Labour of Love
An Edmonton family has spent more than two decades building their outdoor space.
April 1, 2018
Photography Curtis Trent
The sound of water running through Arti Koshal’s yard is a constant in the summer, while colourful plants, flowers and pathways intermingle. Giant windows span across the Koshals’ late 1960s home, which has several balconies that overlook a garden that could have been the inspiration behind a Van Gogh painting.
Instead, the expansive space inspires Koshal, her husband Arvind, their grown children, their young grandchildren and friends. The outdoors is an extension of the indoor living space, with multiple levels allowing for outdoor dining, entertaining and viewing the garden space from many different angles. A walkway crosses over a lush pond full of perennials, and a stairway leads up to a deck overlooking the yard.
Just as she’s changed the colours of the interior of the house over time, Koshal likes to revise the exterior with different coloured potted flowers marking the steps leading to the deck and in various spaces in between the garden area.
In 1991, when Koshal and her husband, along with their three boys — then aged 9, 12 and 14 — moved from Eastern Canada to Edmonton, the yard looked completely different. In Ottawa, Arvind had worked as a cardiac surgeon, and he had just been offered a position in Edmonton, becoming the Chief of Cardiovascular Surgery for Capital Health and eventually the Director of Development and External Affairs for the Mazankowski Alberta Heart Institute. Twenty-seven years ago, the yard did not have water features with perennials overflowing into the waves, or containers of peas and tomatoes interspersed throughout. In fact, it was quite the opposite. “When I first saw the yard, I thought, ‘oh my God, I have so much work to do,’” Koshal says. "We were trying to settle three boys in the city and Arvind was starting a big job.”
She points to a photograph of the yard that dates back to the early years, and you wouldn’t know you’re looking at the same yard. A concrete pad sat where the water feature is now, and there was a large building at the bottom of the lawn, obstructing the current impressive view of Whitemud Creek’s lush ravine.
Fairly soon after moving in, the Koshals hired a contractor to build the deck that opens onto the main floor of the house. There, the couple often eats dinner in the summer and entertains friends and family. Since retiring a few years ago, Arvind has taken up cooking, serving his wife elaborate meals using herbs from their yard. Before they started travelling in the winter, they had a vegetable garden.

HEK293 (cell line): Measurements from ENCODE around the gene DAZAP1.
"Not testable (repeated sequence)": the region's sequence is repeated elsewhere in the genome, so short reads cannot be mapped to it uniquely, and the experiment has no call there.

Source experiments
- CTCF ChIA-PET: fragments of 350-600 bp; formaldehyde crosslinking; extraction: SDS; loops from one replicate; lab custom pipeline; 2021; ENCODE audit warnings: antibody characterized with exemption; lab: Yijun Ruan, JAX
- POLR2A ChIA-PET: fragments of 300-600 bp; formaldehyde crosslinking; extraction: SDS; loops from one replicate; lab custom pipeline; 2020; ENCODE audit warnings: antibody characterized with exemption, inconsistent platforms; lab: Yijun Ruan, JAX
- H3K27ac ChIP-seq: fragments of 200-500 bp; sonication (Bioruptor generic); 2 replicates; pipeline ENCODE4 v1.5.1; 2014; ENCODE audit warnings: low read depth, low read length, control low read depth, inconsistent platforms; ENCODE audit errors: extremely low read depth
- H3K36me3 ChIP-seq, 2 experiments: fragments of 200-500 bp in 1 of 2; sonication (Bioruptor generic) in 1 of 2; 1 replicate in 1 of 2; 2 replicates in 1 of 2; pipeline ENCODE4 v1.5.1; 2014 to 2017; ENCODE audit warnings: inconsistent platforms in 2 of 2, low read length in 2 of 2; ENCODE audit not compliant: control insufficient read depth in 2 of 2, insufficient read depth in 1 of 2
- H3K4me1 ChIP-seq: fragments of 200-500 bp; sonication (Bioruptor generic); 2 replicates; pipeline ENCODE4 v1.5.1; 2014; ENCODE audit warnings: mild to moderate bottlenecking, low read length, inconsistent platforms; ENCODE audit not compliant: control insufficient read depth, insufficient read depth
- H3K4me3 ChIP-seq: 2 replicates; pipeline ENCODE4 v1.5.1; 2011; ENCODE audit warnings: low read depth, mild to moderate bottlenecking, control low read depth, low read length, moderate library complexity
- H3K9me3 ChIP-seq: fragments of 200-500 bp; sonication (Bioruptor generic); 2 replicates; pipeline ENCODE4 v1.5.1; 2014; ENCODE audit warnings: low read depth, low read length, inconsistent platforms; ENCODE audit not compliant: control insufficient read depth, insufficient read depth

The rocks that make up the side of the deck match the rocks used in the water feature that was built later. First, the Koshals had to decide what to do with the big concrete pad at the base of the deck. For a while, their kids used it as a basketball court but, once they were done with it, Koshal was determined to transform it into something much more visually appealing.
But it would have cost $40,000 just to remove the concrete, so Koshal scrapped the idea of removing it entirely, instead asking the advice of her then-neighbour across the street. His suggestion: to use the concrete as a base for a rock garden. Koshal went for the idea, which became the initial incarnation of yard’s focal piece.
She also had wooden walkways constructed, forming pathways and, of course, a pond full of perennials. There’s a weeping crab apple tree in the middle of the garden’s design to give some form, surrounded by two fir trees, and plenty of smaller plants added over the years, creating a Japanese-inspired look complete with a Buddha statue and small pagodas. The Zen vibe is intact throughout the yard, as Koshal believes in letting plants grow as they come up — she’s had rose bushes and other plants grow spontaneously, likely leftovers from the previous owners.
The garden is an art form to Koshal; the initial blank canvas did not intimidate her. “I love art; I have no fear. I just put my soul out there,” she says.
The couple, who grew up in India, bought their home and moved to Edmonton without ever having visited. “Moving to Edmonton was the best thing for our family — it’s so community-minded, they make anything happen, so giving,” says Koshal.
And their love of people is evident in how they use their yard. Koshal sees it as a place that should be shared, and as a result, they’ve hosted many special occasions over the years including a 60-person wedding for Koshal's friend’s daughter, over 100 people for their neighbour’s nephew’s wedding, and many garden parties. Koshal often rents a clay oven for the events, set up on the top of the deck where fresh naan is baked for guests. Each year, she secures the help of their friend Leo, who helps tend to the yard on weekends in the summer months.
Eight years ago, when the Koshal’s son, Anu, was interested in getting married in the yard — though it didn’t end up happening — the most recent large-scale change was made to the space. The structure that was blocking their view was removed, and in its place, they put a round fire pit with seating, creating just another way to enjoy the expansive yard.
“He’s a doer,” says Koshal, with pride, pointing out the pipes that take water between pots, just one of her husband’s projects. In the winters, the couple live in Palm Springs where they have a whole other garden, meaning they can pursue their passion for plants year-round.
A few stray cacti in pots sit next to the couple’s second-level door, but they’re the only links to a yard that looks completely different, says Koshal.
“It’s been a really interesting change. I really like it. I love a challenge,” she says.
This article appears in the April 2018 issue of Avenue Edmonton. Subscribe here.